Brief Report: Increased Apoptosis in Advanced Atherosclerotic Lesions of Apoe−/− Mice Lacking Macrophage Bcl-2
Objective— Macrophage apoptosis plays important roles in atherosclerosis. Bcl-2 is a key cell survival molecule, but its role in macrophage apoptosis in atherosclerosis is not known. The goal herein was to determine the effect of macrophage-targeted deletion of Bcl-2 on macrophage apoptosis in atherosclerotic lesions of Apoe−/− mice.
Methods and Results— Bcl2flox-LysMCre mice were created as a model of macrophage Bcl-2 deficiency. Macrophages from these mice were more susceptible to apoptosis than those from control Bcl2WT-LysMCre mice. The mice were bred onto the Apoe−/− background and fed a Western-type diet for 4 or 10 weeks. Apoptotic cells were equally very rare in the lesions of both groups of the 4-week-diet mice, and there was no difference in lesion area. However, Bcl2flox-LysMCre;Apoe−/− plaques from the 10-week-diet protocol had a 40% to 45% increase in apoptotic cells and, in female mice, a ≈25% increase in plaque necrosis (P<0.05) compared with Bcl2WT-LysMCre lesions.
Conclusions— Macrophage Bcl-2 plays a protective role against macrophage apoptosis specifically in advanced atherosclerotic lesions of Apoe−/− mice.
Macrophage apoptosis can be a critical event in atherosclerosis and occurs at all stages of disease development.1 In early lesions, macrophage apoptosis is associated with a decrease in lesion cellularity and plaque progression,2,3 which could be attribtuable to rapid phagocytic clearance or egress of the apoptotic cells or decreased influx of macrophages. In advanced lesions, however, clearance of apoptotic cells is defective, which leads to secondary necrosis of apoptotic cells.4–6 Accordingly, we have proposed that macrophage apoptosis in advanced lesions leads to plaque necrosis, which is thought to promote plaque disruption and acute clinical events in humans.7 In support of this idea, vulnerable necrotic human plaques have increased macrophage apoptosis.8 Moreover, genetic or pharmacological manipulations that decrease macrophage apoptosis in advanced murine lesions decrease plaque necrosis, and vice versa.9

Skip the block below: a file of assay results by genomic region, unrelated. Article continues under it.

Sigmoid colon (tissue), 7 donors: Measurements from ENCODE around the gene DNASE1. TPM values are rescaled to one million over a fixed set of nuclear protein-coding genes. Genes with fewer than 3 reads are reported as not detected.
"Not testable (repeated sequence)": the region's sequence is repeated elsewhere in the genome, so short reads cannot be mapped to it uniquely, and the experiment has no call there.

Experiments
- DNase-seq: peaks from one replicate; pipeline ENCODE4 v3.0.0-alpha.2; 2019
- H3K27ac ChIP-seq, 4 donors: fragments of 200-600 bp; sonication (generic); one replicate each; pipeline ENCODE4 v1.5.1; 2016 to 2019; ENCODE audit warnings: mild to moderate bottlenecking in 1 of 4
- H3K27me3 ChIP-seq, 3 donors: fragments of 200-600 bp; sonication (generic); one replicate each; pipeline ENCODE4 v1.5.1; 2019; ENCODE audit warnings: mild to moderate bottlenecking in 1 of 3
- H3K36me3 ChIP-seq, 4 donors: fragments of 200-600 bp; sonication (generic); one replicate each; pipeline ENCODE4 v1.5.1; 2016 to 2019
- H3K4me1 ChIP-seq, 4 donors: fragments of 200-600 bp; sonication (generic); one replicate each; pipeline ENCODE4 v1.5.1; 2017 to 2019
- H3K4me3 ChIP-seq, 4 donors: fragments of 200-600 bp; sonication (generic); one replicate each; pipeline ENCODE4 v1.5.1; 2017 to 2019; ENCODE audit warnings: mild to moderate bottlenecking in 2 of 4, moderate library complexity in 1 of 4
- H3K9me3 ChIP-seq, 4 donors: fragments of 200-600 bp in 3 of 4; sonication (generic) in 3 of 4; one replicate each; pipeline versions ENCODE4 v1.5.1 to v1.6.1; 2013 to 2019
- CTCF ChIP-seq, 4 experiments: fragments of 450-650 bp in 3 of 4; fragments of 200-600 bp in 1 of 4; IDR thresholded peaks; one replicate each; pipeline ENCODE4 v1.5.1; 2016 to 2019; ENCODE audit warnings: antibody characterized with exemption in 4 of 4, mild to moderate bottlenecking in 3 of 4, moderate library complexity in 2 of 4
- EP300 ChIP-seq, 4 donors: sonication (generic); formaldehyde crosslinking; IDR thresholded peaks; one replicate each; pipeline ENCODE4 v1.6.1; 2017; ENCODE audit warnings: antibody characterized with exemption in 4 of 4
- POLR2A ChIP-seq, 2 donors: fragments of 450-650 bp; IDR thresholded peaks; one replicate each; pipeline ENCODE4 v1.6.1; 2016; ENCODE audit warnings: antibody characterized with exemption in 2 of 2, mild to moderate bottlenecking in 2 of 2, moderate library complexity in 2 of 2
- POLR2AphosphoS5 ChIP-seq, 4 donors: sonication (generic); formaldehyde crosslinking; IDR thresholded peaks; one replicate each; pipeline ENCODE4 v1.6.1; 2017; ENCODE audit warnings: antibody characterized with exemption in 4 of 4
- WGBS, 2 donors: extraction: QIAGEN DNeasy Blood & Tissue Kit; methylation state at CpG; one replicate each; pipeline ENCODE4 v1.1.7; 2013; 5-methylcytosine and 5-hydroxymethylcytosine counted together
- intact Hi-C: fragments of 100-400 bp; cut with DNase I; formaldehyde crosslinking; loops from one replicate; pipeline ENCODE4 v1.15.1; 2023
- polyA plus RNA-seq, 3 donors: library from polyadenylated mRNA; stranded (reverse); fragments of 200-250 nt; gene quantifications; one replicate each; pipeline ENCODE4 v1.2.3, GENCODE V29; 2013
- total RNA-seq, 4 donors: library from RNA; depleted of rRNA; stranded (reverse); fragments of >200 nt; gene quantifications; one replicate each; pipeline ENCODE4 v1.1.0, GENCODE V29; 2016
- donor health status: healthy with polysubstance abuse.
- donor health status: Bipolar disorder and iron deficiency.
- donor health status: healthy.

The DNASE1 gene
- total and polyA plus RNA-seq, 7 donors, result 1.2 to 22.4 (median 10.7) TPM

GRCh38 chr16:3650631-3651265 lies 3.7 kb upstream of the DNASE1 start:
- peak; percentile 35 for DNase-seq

See accompanying article on page 153
Bcl-2 has been on the forefront of cell survival signaling since its discovery more than 20 years ago, yet there is an absence of in vivo causation studies assessing the role of Bcl-2 in atherosclerosis using genetically altered mouse models. This point is critical, because there are a number of other cell survival molecules in lesional cells, including Bcl-xL, apoptosis inhibitor expressed by macrophages (AIM; SPα), Mcl-1, and members of the inhibitor-of-apoptosis (IAP) family, and so redundancy might negate the effect of deletion of any one cell survival molecule. Because Bcl-2 is expressed in other lesional cell types and holo-Bcl2−/− mice have multiple abnormalities at birth,10 we created macrophage-targeted Bcl-2–deficient mice and studied the effect of this mutation on atherosclerosis in Western diet–fed Apoe−/− mice. Our studies indicate that macrophage Bcl-2 plays a protective role against macrophage apoptosis specifically in advanced atherosclerotic lesions. Moreover, in the more advanced lesions of female mice, macrophage Bcl-2 also has a modest protective effect against plaque necrosis.
Materials and Methods
Materials and methods related to cultured macrophages, genetically altered mice, plasma lipid analysis, laser capture microdissection, quantification of atherosclerotic lesions, and statistics appear in the supplemental materials (available online at http://atvb.ahajournals.org).
In Situ TUNEL Assays and Plaque Necrosis
Apoptotic cells in atherosclerotic lesions were detected by the TUNEL (TdT-mediated dUTP nick end labeling) technique using the TMR red in situ cell death detection kit (Roche). Nuclei were stained with DAPI. TUNEL-positive nuclei were counted under an Olympus IX-70 inverted fluorescent microscope. For assessment of macrophage colocalization, macrophages were detected using a rabbit antimacrophage antibody (AIA31240) from Accurate Chemical and Scientific Corporation, and nuclei were stained with Hoechst. Plaque necrosis was quantified by measuring the area of hematoxylin and eosin-negative acellular areas in the intima, as described previously.11